A Response to David Welch in The New York Times.
It is IREHR’s policy to use this website for new data-driven research and analysis, not as a place to regurgitate newspaper headlines or use it as a debate-centered discussion forum. Nevertheless, an opinion piece in the December 4, 2012 New York Times by David Welch, which called for William Buckley-like figures to marginalize the Tea Party movement and push it outside the bounds of conservative respectability, bears a thoughtful response. Indeed, Welch offers a well-considered, if ultimately wrong, strategy for reducing the Tea Parties to “pariah” status.
Not since Lincoln became president and the start of the Civil War has there been so much talk about tearing our country apart.
Since the November election, petitions have been created to "peacefully grant" states the right to "withdraw from the United States of America and create its own NEW government." The petitions are housed on the White House's "We the People" website, and the signatures come from all 50 states.
Several of these petitions were started by Tea Party leaders angered by the re-election of President Obama (more on that later). Just three weeks after the election, the number of signatures of those secession petitions has grown to 825,554. Below you'll find a map visualizing the number of secession petition signatures in each state.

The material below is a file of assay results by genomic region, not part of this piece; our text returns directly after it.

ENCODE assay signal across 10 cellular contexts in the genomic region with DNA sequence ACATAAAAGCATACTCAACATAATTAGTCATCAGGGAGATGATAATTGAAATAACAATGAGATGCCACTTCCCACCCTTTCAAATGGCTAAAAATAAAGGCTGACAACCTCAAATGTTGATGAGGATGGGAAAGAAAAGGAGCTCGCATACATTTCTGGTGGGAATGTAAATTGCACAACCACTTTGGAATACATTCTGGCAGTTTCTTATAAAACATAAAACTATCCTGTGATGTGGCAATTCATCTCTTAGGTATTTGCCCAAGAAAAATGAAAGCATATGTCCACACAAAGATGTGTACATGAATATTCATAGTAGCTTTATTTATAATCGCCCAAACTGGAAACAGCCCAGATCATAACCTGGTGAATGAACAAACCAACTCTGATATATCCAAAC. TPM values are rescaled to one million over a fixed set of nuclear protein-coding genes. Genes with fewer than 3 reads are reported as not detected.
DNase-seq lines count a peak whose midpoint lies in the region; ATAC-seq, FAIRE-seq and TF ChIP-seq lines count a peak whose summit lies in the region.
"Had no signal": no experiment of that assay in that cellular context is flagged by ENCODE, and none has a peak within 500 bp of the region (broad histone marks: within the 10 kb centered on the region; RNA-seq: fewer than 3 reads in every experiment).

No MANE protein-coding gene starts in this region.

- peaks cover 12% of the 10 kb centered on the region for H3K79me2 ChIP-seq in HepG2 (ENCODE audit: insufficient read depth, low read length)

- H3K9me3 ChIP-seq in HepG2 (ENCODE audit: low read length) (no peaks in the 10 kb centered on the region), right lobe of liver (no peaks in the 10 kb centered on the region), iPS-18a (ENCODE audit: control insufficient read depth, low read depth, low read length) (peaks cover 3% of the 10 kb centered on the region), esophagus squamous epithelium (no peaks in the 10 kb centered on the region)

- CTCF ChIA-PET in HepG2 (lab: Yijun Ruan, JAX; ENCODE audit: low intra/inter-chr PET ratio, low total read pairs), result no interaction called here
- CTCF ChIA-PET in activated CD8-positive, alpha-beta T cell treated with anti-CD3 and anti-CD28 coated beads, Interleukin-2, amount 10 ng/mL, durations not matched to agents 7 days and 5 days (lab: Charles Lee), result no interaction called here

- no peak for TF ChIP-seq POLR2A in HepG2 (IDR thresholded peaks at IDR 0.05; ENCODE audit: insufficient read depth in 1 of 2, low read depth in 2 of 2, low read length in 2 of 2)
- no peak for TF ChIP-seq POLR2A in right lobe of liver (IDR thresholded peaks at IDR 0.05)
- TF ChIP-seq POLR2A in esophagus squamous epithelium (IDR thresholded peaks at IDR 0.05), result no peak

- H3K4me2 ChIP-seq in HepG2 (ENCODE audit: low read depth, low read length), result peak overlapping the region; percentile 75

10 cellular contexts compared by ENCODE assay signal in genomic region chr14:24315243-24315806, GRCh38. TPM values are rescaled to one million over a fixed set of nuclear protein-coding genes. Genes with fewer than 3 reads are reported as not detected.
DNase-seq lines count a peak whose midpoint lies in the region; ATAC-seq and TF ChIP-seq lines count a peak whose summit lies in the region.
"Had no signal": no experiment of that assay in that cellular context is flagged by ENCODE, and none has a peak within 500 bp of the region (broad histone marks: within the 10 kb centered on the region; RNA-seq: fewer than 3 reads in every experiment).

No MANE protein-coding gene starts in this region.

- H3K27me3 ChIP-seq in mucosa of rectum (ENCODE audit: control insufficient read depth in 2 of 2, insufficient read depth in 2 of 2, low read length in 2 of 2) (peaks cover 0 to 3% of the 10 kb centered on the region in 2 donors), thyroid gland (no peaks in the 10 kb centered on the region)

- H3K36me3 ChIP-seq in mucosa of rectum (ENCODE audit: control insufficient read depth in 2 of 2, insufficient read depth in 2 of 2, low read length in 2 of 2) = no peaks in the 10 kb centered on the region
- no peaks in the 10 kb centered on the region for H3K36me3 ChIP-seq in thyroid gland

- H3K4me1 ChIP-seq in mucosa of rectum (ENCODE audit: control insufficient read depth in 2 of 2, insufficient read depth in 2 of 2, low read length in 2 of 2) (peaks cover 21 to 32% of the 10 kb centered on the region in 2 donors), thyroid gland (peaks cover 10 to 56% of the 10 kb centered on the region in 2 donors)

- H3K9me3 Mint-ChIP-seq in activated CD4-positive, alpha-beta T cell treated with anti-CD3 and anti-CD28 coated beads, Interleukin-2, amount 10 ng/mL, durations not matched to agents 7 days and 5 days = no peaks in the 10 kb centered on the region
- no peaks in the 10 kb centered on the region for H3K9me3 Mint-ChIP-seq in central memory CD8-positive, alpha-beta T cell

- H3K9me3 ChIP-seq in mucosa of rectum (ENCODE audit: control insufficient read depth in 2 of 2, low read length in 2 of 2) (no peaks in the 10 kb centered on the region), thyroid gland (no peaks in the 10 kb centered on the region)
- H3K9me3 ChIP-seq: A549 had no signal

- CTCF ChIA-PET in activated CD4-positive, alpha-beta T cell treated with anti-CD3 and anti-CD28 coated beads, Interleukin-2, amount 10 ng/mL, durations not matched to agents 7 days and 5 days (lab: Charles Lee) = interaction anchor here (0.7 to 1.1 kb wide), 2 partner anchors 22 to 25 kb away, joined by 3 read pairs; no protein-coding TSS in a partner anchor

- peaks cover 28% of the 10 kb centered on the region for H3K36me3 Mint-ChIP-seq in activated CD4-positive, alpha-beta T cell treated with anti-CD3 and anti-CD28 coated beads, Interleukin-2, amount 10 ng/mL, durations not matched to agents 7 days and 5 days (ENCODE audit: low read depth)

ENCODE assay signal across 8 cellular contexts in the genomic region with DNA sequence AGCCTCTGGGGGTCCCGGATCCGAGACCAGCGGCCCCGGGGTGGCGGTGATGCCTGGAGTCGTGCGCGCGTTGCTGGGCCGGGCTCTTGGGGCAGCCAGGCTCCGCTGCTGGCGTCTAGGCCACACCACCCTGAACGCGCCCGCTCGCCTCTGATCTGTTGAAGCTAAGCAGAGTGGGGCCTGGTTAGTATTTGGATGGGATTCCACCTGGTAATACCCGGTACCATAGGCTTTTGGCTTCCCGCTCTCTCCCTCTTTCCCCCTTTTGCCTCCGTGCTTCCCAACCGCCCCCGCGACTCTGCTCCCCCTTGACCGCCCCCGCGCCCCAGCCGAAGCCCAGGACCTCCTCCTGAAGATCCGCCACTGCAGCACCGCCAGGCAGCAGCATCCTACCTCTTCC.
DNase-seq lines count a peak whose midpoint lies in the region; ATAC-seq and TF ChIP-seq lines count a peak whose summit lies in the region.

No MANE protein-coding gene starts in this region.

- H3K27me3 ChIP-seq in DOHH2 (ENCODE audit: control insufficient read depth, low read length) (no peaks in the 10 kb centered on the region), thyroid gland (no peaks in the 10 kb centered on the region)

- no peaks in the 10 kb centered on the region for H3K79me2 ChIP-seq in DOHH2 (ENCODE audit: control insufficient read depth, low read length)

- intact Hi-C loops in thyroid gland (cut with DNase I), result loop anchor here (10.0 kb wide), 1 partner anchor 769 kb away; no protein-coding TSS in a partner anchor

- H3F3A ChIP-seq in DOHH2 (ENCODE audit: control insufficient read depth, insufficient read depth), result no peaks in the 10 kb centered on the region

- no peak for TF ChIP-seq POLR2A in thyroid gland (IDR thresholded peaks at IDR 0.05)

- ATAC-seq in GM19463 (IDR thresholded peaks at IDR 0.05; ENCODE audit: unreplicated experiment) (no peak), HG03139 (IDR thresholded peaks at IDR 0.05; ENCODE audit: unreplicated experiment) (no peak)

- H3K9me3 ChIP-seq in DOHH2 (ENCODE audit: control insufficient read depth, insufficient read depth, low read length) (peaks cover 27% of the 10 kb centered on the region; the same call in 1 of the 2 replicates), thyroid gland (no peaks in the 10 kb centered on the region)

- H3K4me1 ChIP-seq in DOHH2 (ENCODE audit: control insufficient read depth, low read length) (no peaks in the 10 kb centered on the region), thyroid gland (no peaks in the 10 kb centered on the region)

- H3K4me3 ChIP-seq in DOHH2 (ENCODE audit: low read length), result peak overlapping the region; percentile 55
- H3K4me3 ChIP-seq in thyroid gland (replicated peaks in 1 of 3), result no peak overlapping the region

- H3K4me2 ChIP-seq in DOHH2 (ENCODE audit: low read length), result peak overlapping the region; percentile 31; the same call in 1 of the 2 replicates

IREHR will continue keeping a close eye on efforts to rip the bonds of our union asunder.
In the Senate races, Tea Party-endorsed candidates fared even worse in 2012 than they did in 2010. This year, national Tea Party groups and their PACs endorsed thirteen candidates. Eleven lost. Only Jeff Flake in Arizona and Ted Cruz in Texas won, giving them a 15% winning percentage in 2012. By contrast, in 2010 10 of 16 Tea Party endorsed candidates won – a 62.5% winning percentage.
Just behind Florida's slate of eleven candidates, the state of Texas had nine Tea Party endorsed candidates. All nine were elected, in some cases by wide and unassailable margins. Louie Gohmert (R. TX-01) won with over 71% of the vote. Randy Neugebauer (R. TX-19) had no Democratic opponent and received 85%. Ted Poe (R. TX-12) pulled almost 65%, and so on. Joining, or more properly, rejoining this grouping in congress will be Steve Stockman. Stockman defeated two opponents with more money in the Republican primaries for Texas' 36th CD, and then won the November contest with 71.8% of the vote. He was endorsed by former Texas Congressman Dick Armey's FreedomWorks Tea Party faction along the way.
Entering 2012, the Tea Party Caucus had 59 members in the House of Representatives. Before the November election, two members retired, two lost in primaries, Todd Akin and Denny Rehberg left the House to run for Senate (and both lost), and Mike Pence left to become governor of Indiana.
Of the 52 remaining Tea Party Caucus members in the general election, 48 won re-election with one more heading for a runoff election. That’s at least a 92% win rate (94% if Landry wins in December).
Foreword: Where We Are in History
By Rev. Dr. William Barber II
President, North Carolina NAACP
We must admit that the history of voting in this country is a curious, contentious and contorted story.
And when you know this history; when you know where we are in history; then you understand why the NAACP and the civil rights community stand firm against any attempt to suppress, stagnate or violate the fundamental principles of the 15th Amendment. Ratified in 1870 in the aftermath of slavery, it declares that the "right of citizens of the United States to vote shall not be denied or abridged by the United States or by any state on account of race, color, or previous condition of servitude."